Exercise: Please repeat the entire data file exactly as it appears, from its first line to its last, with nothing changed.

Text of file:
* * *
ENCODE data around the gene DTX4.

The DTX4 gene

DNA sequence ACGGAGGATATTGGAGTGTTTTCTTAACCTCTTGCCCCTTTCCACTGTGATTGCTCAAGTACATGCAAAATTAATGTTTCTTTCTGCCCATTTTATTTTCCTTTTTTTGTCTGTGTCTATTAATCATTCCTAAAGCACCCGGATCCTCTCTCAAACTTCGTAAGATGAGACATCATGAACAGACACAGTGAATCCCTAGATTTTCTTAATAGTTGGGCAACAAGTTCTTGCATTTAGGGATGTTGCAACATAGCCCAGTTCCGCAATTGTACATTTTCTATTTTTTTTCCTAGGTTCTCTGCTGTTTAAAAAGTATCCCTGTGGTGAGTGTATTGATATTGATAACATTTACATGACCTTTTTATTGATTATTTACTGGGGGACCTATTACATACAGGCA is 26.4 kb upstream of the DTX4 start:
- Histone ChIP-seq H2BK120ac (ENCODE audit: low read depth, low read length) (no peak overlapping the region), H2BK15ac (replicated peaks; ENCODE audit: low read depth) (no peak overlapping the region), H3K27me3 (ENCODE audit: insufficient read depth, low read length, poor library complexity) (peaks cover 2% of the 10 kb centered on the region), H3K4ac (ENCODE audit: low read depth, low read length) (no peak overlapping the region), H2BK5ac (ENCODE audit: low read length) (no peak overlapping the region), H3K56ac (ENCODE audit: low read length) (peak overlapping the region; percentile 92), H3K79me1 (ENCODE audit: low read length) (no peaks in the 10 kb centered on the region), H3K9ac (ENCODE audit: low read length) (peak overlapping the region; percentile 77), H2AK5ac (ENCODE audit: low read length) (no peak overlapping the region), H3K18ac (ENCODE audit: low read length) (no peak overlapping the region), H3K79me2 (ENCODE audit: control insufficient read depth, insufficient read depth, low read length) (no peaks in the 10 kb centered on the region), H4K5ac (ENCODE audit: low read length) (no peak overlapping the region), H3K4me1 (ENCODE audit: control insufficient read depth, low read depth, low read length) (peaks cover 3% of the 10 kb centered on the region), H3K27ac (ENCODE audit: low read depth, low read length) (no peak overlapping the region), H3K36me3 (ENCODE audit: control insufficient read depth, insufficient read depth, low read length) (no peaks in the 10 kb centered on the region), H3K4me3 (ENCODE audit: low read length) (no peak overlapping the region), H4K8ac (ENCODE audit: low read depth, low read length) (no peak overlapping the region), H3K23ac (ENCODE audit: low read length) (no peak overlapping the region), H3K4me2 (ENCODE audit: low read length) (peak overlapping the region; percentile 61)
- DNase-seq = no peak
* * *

ENCODE data around the gene DTX4.

The DTX4 gene

DNA sequence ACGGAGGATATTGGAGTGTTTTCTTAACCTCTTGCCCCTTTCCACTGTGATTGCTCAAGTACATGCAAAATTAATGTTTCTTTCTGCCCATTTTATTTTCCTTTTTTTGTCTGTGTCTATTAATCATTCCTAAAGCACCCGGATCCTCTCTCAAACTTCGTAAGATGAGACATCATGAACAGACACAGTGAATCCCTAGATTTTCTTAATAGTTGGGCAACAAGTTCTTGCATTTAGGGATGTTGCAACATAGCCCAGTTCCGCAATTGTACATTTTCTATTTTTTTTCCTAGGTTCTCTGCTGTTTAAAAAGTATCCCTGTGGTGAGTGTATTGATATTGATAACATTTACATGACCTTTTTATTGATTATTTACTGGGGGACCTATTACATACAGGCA is 26.4 kb upstream of the DTX4 start:
- Histone ChIP-seq H2BK120ac (ENCODE audit: low read depth, low read length) (no peak overlapping the region), H2BK15ac (replicated peaks; ENCODE audit: low read depth) (no peak overlapping the region), H3K27me3 (ENCODE audit: insufficient read depth, low read length, poor library complexity) (peaks cover 2% of the 10 kb centered on the region), H3K4ac (ENCODE audit: low read depth, low read length) (no peak overlapping the region), H2BK5ac (ENCODE audit: low read length) (no peak overlapping the region), H3K56ac (ENCODE audit: low read length) (peak overlapping the region; percentile 92), H3K79me1 (ENCODE audit: low read length) (no peaks in the 10 kb centered on the region), H3K9ac (ENCODE audit: low read length) (peak overlapping the region; percentile 77), H2AK5ac (ENCODE audit: low read length) (no peak overlapping the region), H3K18ac (ENCODE audit: low read length) (no peak overlapping the region), H3K79me2 (ENCODE audit: control insufficient read depth, insufficient read depth, low read length) (no peaks in the 10 kb centered on the region), H4K5ac (ENCODE audit: low read length) (no peak overlapping the region), H3K4me1 (ENCODE audit: control insufficient read depth, low read depth, low read length) (peaks cover 3% of the 10 kb centered on the region), H3K27ac (ENCODE audit: low read depth, low read length) (no peak overlapping the region), H3K36me3 (ENCODE audit: control insufficient read depth, insufficient read depth, low read length) (no peaks in the 10 kb centered on the region), H3K4me3 (ENCODE audit: low read length) (no peak overlapping the region), H4K8ac (ENCODE audit: low read depth, low read length) (no peak overlapping the region), H3K23ac (ENCODE audit: low read length) (no peak overlapping the region), H3K4me2 (ENCODE audit: low read length) (peak overlapping the region; percentile 61)
- DNase-seq = no peak